Traditional Tibetan Rugs - artelino

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Home Articles Tibetan Rugs Tibetan Rugs from Nepal - artelino

Tibetan Rugs from Nepal - artelino

Detail from Dragon DesignThis web site of the artelino company is specialized in traditional Tibetan rugs from Nepal. On this page we present some images from the manufactory in Nepal where the carpets in traditional designs and sizes of 3 by 6 feet (ca. 90 by 180 cm) are made exclusively for artelino.

Tibetan Rugs - Warping

In old carpets made before ca. 1930 (according to Hallvard Kare Kuloy) wool was used for the warp and weft. Today cotton is used. The images show two female workers applying the warp for a large carpet.

As can be seen, the looms are simple wooden frames. The Tibetans are the only carpet making people that use a vertical loom. The example on the photograph is a rather large loom for a large carpet in modern design.

Tibetan Rugs - Weaving

WarpingI do not know why, but also for hand-knotted Tibetan carpets the expression "weaving" is used, although the process is not weaving but knotting. The Tibetans use a knotting technique that is entirely different from the Persian, Turkish or Chinese knot. The knot is not applied one by one and then cut. The Tibetans loop the yarn around two warp threads and a horizontal guidance rod. The technique is rather complicated and a bit difficult to describe by a non-national English speaker like me. In any way, the process is tricky and includes some extra techniques. "Weavers" have to be trained in an apprenticeship or under the guidance of experienced persons.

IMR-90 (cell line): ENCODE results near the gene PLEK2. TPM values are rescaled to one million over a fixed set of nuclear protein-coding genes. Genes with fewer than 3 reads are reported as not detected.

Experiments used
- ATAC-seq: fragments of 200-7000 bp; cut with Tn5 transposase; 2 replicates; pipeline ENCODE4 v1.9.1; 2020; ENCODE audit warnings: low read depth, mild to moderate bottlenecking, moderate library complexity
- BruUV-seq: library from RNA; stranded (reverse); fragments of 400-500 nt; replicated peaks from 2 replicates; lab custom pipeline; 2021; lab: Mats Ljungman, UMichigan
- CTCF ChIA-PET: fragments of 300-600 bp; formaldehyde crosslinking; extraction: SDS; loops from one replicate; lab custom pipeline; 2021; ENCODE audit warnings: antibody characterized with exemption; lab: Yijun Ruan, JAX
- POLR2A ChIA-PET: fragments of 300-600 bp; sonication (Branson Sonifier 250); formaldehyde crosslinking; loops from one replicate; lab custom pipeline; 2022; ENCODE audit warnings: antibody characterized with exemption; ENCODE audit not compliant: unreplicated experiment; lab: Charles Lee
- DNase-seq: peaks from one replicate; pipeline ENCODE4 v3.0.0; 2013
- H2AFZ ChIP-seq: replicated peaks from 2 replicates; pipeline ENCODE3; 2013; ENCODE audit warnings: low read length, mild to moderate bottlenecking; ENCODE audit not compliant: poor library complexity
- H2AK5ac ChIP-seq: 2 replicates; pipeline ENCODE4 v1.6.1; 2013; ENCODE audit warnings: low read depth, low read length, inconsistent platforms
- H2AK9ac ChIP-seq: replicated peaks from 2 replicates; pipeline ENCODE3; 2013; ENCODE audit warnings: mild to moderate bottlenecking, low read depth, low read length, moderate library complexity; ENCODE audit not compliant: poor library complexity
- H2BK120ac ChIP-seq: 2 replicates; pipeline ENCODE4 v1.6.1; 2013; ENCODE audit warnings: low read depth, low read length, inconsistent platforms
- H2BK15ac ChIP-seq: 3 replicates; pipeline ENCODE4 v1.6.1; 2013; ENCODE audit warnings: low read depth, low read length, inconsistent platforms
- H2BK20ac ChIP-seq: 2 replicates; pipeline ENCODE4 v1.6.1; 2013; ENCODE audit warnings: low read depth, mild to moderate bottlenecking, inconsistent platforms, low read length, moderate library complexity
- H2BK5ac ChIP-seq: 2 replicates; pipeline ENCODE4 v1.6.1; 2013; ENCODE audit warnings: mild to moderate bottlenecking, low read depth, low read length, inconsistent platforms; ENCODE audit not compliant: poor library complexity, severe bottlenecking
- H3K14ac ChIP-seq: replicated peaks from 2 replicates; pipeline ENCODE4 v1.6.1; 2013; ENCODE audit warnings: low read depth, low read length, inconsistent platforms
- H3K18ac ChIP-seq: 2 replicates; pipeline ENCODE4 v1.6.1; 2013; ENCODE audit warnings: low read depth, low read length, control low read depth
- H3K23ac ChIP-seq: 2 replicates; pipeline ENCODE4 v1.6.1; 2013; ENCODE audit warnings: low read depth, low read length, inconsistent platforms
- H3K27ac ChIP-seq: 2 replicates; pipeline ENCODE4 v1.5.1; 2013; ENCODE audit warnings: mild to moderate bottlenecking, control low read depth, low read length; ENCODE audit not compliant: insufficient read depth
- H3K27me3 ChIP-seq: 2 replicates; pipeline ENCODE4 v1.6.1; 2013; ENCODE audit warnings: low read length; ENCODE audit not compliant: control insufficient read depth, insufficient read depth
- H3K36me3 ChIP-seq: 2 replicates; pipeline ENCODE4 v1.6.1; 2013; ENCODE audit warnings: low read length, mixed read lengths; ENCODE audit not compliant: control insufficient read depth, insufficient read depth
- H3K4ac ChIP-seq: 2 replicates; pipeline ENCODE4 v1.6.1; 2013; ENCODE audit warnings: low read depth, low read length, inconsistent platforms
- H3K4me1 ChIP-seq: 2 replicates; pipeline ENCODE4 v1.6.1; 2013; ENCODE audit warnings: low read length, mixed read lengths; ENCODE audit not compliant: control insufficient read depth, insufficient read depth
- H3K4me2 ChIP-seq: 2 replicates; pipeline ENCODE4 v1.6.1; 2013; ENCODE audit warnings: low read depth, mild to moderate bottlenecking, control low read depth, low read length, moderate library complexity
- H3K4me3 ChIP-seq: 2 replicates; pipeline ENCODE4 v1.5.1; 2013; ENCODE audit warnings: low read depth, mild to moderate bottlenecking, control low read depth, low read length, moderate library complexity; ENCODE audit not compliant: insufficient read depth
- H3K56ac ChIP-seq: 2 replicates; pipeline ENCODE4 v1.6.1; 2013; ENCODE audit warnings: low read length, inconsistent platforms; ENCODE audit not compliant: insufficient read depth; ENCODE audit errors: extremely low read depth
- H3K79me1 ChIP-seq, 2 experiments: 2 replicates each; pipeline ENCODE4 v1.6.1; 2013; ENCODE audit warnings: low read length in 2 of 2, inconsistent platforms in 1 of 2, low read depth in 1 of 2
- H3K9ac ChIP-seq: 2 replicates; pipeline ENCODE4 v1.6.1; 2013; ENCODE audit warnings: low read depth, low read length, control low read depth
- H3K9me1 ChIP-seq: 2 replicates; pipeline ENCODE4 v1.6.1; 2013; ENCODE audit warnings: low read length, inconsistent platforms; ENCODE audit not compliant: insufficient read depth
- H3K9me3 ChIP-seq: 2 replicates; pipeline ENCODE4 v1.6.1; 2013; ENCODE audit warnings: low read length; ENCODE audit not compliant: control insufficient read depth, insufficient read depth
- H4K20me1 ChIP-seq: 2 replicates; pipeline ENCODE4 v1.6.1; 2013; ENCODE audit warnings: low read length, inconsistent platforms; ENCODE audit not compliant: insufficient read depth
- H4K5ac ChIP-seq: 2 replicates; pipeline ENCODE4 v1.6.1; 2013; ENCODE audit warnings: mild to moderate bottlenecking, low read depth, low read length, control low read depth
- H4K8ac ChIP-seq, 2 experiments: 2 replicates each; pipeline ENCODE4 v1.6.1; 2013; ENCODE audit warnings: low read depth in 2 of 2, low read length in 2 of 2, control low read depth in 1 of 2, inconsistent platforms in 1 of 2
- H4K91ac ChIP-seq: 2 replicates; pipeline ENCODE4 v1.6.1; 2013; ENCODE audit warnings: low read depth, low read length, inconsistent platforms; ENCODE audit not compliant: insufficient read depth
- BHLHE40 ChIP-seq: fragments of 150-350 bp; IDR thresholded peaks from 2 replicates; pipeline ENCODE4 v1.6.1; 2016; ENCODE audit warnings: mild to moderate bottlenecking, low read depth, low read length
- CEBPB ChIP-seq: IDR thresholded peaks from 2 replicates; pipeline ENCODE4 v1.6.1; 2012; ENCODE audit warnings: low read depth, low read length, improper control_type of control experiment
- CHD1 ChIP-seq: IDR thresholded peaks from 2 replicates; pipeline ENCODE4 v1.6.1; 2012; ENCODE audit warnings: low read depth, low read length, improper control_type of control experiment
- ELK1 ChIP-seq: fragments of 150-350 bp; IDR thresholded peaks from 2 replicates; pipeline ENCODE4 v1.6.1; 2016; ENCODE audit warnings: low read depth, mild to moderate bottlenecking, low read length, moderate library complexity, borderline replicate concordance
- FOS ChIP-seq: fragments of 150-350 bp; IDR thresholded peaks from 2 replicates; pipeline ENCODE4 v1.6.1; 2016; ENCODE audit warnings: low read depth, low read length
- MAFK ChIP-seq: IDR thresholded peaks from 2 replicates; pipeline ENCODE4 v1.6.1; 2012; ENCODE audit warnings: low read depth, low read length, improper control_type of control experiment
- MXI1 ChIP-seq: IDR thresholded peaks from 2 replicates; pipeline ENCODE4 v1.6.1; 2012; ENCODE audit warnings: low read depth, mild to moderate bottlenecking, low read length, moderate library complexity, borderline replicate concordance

While working in front of the loom, the "weavers" have the design pattern drawn on paper in front of them, attached to the warp. Only weavers with an experience of several years can make the complicated traditional designs directly from the paper called "shokpo".

Tibetan Rugs - Washing

WashingAfter the carpet was finished on the loom, two further steps are necessary: the washing of the carpet and as a final step the contouring with a pair of scissors. The contouring (not to be seen on these images) gives the Tibetan rugs a more three-dimensional, embossed look. It makes them look more beautiful and lively compared to untrimmed - in my view.

School and Nursery

School and NurseryI came to Nepal for the first time in the late 1970s. Since that time I have kept a personal bond with this country and an admiration for the unique Nepalese and Tibetan culture. The owner of the manufactory that produces the traditional carpets for artelino is a personal friend of mine for thirty years. Influenced by many business travels to Europe and the United States, he has implemented working conditions that are unique for this country. My friend operates an elementary school and a nursery for the children of the workers. The school and two teachers are privately paid.

Video: Tibetan Rugs from Nepal

In 2009 we produced a small video in which I try to give a bit of explanation on 7 traditional rugs. We then offered the rugs in auctions on our old web site Duration 4:44 minutes.

Dieter Wanczura

Last Updated on Saturday, 30 October 2010 22:19  

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